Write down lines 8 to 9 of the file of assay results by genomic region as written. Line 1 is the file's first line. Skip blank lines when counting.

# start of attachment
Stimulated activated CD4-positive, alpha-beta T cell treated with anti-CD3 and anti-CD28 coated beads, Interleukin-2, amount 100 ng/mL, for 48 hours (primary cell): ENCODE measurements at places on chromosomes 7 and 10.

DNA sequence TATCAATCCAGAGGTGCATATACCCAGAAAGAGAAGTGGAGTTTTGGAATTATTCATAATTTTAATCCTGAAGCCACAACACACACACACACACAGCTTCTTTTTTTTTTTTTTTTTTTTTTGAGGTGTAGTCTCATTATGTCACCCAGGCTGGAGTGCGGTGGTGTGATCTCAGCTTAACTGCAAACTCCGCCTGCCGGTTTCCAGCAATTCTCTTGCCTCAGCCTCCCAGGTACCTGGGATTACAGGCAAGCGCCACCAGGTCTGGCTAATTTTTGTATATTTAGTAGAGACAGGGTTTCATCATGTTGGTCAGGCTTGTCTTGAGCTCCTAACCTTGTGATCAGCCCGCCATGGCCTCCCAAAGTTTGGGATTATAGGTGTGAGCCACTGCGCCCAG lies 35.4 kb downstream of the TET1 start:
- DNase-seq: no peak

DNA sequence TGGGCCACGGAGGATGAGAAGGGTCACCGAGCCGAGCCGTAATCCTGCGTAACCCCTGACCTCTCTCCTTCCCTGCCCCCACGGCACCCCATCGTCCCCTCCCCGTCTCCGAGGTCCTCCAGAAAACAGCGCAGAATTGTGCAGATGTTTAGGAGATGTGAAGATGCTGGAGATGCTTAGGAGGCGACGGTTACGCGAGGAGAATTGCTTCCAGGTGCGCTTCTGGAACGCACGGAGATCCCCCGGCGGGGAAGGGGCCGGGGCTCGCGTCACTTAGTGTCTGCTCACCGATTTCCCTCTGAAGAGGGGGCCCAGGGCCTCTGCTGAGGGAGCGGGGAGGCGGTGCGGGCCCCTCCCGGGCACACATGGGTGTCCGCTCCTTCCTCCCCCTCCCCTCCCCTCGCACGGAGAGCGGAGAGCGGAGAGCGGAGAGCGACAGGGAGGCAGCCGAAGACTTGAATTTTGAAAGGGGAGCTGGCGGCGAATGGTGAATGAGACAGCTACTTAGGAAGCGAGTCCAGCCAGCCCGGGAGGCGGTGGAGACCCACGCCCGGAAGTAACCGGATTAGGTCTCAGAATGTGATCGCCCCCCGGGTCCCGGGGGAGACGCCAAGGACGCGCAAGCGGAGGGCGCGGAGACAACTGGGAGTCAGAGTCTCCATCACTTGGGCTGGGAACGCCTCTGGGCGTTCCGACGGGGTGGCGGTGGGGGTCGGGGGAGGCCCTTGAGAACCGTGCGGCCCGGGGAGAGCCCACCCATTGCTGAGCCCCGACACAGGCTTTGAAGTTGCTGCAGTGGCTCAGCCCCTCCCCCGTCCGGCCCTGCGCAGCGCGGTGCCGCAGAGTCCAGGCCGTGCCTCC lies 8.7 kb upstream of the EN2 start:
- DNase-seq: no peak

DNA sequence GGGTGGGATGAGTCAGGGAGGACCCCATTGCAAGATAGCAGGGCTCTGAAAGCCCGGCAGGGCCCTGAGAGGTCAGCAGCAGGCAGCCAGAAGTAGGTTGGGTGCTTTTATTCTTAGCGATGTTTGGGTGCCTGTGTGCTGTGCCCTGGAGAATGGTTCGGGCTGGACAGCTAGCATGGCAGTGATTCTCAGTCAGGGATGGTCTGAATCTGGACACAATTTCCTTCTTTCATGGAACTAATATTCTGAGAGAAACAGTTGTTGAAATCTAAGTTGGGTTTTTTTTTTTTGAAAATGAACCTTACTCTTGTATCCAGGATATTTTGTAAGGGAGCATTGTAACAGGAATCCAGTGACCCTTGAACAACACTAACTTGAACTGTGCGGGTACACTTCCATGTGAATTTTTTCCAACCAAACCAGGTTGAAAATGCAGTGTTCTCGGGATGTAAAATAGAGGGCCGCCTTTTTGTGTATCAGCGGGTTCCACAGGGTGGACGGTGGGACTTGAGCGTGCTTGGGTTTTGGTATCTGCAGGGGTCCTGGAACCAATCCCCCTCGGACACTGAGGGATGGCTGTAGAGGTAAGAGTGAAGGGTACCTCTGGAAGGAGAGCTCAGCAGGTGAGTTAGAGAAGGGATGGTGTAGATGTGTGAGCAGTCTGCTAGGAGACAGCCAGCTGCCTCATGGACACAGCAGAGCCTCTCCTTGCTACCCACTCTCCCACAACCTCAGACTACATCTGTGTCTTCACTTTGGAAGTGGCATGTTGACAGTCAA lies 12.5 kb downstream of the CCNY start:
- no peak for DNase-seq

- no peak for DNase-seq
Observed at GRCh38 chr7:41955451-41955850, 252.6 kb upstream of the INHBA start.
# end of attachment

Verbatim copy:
- no peak for DNase-seq
Observed at GRCh38 chr7:41955451-41955850, 252.6 kb upstream of the INHBA start.